What is HTTP/2

In the article “what is http/2“, we have already told about what HTTP/2 is and what its advantages over HTTP/1.1. It should be reminded that in HTTP/2 binary level of framing encodes requests and answers, then breaks them into smaller packets of information, which greatly increases the flexibility of data transfer.

Advantages of HTTP/2

The advantages of HTTP/2 can also be found in the previous article. But in short, the advantages of HTTP/2 are:

  • Binary. Therefore, the protocol is more effective during parsing and more compact when transmitting.
  • Multiplexing.
  • Prioritization. Along with multiplexing, traffic prioritization has appeared.
  • Compression of HPACK headers. HTTP/2 includes header compression, which significantly reduces the amount of auxiliary information.
  • Server Push. This feature allows the server to immediately add the necessary files to the cache without waiting for the web browser to respond so that it can be quickly output.

What is HTTPS

If any data transfer is carried out through requests via HTTP/1.1 and HTTP/2, then why HTTPS is needed and what is it?

Hypertext Transport Protocol Secure protects the transmitted data from being intercepted by attackers by encrypting it. HTTPS is a protocol that ensures the confidentiality of communications between a site and a user device.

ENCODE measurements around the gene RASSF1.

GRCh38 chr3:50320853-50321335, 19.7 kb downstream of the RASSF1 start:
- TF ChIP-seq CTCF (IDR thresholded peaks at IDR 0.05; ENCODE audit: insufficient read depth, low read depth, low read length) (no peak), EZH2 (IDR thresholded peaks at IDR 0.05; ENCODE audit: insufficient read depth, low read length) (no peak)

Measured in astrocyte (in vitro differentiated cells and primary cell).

Mandatory use of this protocol requires all the information related to making payments online: payment for goods in online stores in any way (individual payment card, online payment system, etc.), payment for services via Internet banking, making payments online services (casinos, online courses, etc.) and others.

It is also recommended to use the HTTPS protocol on websites that personal request data of users for access to certain content, for example, passport number – such data must be protected from interception by intruders.

Advantages of HTTP/2

Advantages of HTTP/2 are:

  • Increased security during communicating with the user. Using HTTPS allows you to protect your data from being intercepted by cybercriminals and third parties.
  • Increasing the level of trust among advanced users. Of course, experienced users pay attention to the presence of HTTPS when paying bills online and transferring personal information.
  • Saving / increasing conversion. Given that the leading Google Chrome browser on the Internet directly marks pages that collect personal information (passwords, payment data, etc.) as unsecured, the conversion of such pages inevitably falls.
  • The presence of HTTPS as a ranking factor.


It is unlikely that all sites will go over HTTPS because there is no need for encryption for entertainment content consumption. Now 10% of the sites use HTTPS, including such giants as Google, PayPal, Amazon, Aliexpress, and others. There are many sites where not using HTTPS means violating the right of Internet users to the safety and security of data.

For such sites as blogs, for example, HTTPS is not necessary – there is no reception of personal or payment data, no registration, and sending of important messages. In this case, you should use HTTP/2 or at least HTTP/1.1.